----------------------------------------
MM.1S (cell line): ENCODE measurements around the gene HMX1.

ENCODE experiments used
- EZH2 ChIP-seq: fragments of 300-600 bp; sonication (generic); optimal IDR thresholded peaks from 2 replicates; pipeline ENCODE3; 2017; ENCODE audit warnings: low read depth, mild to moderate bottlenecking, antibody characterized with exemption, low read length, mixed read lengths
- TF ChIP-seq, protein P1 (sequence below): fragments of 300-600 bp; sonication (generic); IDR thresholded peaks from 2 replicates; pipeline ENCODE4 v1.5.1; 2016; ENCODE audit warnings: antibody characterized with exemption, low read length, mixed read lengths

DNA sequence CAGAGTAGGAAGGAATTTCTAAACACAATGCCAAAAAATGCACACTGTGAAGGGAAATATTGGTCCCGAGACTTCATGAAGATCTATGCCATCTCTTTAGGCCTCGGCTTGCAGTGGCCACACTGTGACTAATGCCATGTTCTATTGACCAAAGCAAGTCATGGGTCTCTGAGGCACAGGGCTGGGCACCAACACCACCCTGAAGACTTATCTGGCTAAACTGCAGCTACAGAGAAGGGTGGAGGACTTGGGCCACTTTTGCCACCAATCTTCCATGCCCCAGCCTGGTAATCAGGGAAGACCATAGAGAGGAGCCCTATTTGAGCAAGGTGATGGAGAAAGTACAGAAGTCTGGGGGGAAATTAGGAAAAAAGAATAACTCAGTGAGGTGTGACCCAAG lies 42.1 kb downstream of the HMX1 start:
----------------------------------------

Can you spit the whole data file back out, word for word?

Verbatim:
MM.1S (cell line): ENCODE measurements around the gene HMX1.

ENCODE experiments used
- EZH2 ChIP-seq: fragments of 300-600 bp; sonication (generic); optimal IDR thresholded peaks from 2 replicates; pipeline ENCODE3; 2017; ENCODE audit warnings: low read depth, mild to moderate bottlenecking, antibody characterized with exemption, low read length, mixed read lengths
- TF ChIP-seq, protein P1 (sequence below): fragments of 300-600 bp; sonication (generic); IDR thresholded peaks from 2 replicates; pipeline ENCODE4 v1.5.1; 2016; ENCODE audit warnings: antibody characterized with exemption, low read length, mixed read lengths

DNA sequence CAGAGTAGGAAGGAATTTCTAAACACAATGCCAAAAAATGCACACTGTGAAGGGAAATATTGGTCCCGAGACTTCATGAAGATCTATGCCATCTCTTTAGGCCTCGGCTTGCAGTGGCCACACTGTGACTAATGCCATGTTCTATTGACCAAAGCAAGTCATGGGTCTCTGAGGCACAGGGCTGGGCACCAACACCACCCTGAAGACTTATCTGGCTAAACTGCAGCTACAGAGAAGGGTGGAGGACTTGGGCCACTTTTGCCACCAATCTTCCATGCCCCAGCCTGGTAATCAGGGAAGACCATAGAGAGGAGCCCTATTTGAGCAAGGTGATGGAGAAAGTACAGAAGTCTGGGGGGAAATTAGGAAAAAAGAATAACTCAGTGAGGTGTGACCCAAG lies 42.1 kb downstream of the HMX1 start: